Review: One Traveler by Alison Treat

Summary/Cover Image from Author's Website:
In the spring of 1860, seventeen-year-old Sidney Judson loses his parents in a carriage accident. Although he thought of
himself as a grown man before their deaths, now he cannot bear to stay at the home he shared with them. He 
leaves Roswell, Georgia to journey north to his father’s hometown in Pennsylvania where he stays with his aunt and uncle, soon discovering that they are members of the Underground Railroad. While Sidney is facing the past his father tried 
to forget and coming to terms with his own role in his 
parents’ deaths, his entire belief system is challenged by 
the community around him. His attraction to the winsome Rachel further complicates his situation as her inner person far outshines that of his sweetheart in Georgia. The closer he grows to his northern family, the more he wishes he'd never promised to return to the south.

As soon as I saw that One Traveler was about Wilkes-Barre, a town about twenty minutes away from where I live, during the era of the Underground Railroad, I knew I had to give it a try. I was curious to see what a town that I have been to was like during this important time in American history. Luckily, Alison Treat managed to present Wilkes-Barre as well as surrounding areas in an interesting as well as informative way, and more importantly, she also presented an intriguing and well developed story.

One Traveler begins the story Sidney Judson, a wealthy southern teenager. Sidney's always lived a relatively easy life. He has friends that he can count on, a girl he's besotted with, and parents that he can always count on, even if they don't always agree with him. However, everything changes the night his parents are involved in a fatal carriage accident. Sidney becomes an orphan, and he doesn't know how to deal with the pain and loss he feels. All he knows is that he has to get away from the south for a while, and in order to carry out this task, he decides to go stay with his aunt and uncle in Wilkes-Barre, PA for a while. However, Wilkes-Barre isn't exactly everything he thought it would be. For one, he doesn't know how to feel about the north's views on slavery,  especially since they're so different from his on. Then there's his uncle and aunt who seem to know more about his parents than they're letting on. Plus there's a girl who is different from any he's known before, but he has a girl at home that he loves, right? What happens to Sidney? Only time and more pages can tell!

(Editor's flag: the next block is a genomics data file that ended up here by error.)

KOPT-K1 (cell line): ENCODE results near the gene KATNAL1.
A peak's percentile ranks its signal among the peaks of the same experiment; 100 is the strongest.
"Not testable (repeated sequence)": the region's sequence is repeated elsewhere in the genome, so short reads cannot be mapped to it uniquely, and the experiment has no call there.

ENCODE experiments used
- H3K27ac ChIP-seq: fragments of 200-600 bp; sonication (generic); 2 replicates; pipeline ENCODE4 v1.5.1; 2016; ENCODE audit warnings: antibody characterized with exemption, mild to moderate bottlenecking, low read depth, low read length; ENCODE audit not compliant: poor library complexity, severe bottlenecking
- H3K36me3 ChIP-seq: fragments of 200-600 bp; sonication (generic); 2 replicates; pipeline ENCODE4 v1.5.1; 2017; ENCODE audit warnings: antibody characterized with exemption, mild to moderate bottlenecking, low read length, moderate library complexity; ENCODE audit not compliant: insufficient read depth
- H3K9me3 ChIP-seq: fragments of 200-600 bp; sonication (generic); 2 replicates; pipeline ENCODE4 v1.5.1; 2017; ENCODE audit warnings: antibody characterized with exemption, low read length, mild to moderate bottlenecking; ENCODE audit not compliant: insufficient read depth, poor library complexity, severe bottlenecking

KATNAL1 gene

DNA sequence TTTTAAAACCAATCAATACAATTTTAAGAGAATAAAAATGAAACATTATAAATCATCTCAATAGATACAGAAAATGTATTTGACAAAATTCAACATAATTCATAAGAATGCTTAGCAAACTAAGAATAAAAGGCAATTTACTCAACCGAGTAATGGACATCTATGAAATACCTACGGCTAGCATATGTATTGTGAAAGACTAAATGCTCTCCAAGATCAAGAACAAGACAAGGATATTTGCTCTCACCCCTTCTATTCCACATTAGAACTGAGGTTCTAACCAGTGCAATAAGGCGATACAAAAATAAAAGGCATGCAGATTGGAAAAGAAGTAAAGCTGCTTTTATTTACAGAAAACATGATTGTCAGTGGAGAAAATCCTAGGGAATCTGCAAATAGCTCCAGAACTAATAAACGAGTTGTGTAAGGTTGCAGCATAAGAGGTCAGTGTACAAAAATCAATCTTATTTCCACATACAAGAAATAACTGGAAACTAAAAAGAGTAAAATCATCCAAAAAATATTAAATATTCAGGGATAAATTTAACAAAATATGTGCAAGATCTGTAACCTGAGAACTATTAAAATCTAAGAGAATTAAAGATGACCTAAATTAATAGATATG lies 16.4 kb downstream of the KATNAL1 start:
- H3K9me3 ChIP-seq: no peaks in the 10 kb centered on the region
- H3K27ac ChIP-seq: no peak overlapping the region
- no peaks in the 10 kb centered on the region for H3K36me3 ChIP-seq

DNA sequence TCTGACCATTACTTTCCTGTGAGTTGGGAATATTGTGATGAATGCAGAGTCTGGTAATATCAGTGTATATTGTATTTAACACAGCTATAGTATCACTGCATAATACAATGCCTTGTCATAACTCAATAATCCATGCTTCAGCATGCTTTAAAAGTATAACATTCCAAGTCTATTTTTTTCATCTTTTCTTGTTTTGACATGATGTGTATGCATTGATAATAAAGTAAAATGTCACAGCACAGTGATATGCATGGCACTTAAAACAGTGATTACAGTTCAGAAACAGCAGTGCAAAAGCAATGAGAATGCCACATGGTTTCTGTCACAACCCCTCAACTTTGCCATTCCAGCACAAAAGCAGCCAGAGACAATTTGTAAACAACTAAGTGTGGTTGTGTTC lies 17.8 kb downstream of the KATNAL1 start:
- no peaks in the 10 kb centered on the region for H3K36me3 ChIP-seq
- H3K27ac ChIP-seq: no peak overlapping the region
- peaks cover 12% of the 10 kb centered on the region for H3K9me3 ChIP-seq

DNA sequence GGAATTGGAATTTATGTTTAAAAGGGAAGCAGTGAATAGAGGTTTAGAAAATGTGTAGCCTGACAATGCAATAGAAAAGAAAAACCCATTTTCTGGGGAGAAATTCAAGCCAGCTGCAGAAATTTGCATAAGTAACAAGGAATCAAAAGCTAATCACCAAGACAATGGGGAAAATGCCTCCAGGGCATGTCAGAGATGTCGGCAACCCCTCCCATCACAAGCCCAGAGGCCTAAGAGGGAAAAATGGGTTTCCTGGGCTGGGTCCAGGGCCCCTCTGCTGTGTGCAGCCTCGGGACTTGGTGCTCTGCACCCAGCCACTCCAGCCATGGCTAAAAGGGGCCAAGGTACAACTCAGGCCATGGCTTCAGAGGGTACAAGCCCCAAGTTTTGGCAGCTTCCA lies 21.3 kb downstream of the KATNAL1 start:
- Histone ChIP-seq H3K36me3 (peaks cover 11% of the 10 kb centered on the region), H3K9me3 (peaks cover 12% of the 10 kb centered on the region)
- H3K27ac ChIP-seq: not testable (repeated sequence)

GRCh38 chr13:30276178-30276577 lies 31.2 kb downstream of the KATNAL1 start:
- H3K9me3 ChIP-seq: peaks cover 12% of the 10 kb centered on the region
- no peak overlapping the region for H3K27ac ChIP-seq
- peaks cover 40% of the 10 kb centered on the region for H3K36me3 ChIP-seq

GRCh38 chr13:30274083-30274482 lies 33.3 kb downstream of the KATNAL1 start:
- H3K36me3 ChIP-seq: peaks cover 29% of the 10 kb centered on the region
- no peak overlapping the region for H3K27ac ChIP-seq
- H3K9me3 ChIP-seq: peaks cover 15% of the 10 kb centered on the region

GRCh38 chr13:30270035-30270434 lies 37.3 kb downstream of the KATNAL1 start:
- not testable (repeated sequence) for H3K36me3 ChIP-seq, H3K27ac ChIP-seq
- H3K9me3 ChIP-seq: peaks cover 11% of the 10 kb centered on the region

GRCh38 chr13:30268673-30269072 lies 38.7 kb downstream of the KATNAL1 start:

From the first page, I instantly liked Sidney. He was a sweet and kind boy, and even though he was from the 1800s, I feel that any teen can relate to his desire to fit in as well as figure out what he wants to do with this life. I know I did. What I liked most about Sidney's character, though, was that he made mistakes. He wasn't perfect. He sometimes said the wrong thing, and left his anger get the best of him, but that made him all the more real, in my opinion. I especially enjoyed reading about his conflicts about slavery. Alison presented his feelings in a thoroughly believable way, and really managed to use this conflict to further his character development. I also enjoyed the wide variety of side characters introduced in this as well. Sidney's aunt was an absolute doll as was their housekeeper. Plus, even though Sidney's uncle was a hard man, he was still someone I really enjoyed learning more about, especially when it came to his ties with the underground railroad.

The plot in this was also interesting. As mentioned before, One Traveler mostly has to do with Sidney's coming of age and deciding specifically what he wants to do with this life. Throughout the book he faces many challenges, all of which push him in new and challenging directions. These obstacles really managed to move the book along in a fast speed. Plus I enjoyed the focus on family in this one. I also liked the historical parts as well. I learned a lot about the underground railroad (who knew it was such a big thing in my area of PA! Never would have imagined it!) as well as the start of the civil war.

Alison's writing was also done well. I thought she did a great job of presenting the setting and historical aspects as well as creating the characters. The only thing I wasn't big on, though, was how slow the book moved at times, but besides that One Traveler was a great debut.

In all, One Traveler is an interesting coming-of-age tale, perfect for fans of historical fiction or books involving boy POVs.  

Grade: B

One Traveler (Amazon * Barnes and Noble * Goodreads) is now out!

Source: PDF provided by author 

In case you missed it: I interviewed Alison last week. You can check it out HERE

1 comment:

  1. I like historical fiction of all kinds, so this one sounds really interesting. Sydney sounds like a great character, and I am glad he is likable. The Underground Railroad aspect also really interesting! I might check this one sometime. Great review :)


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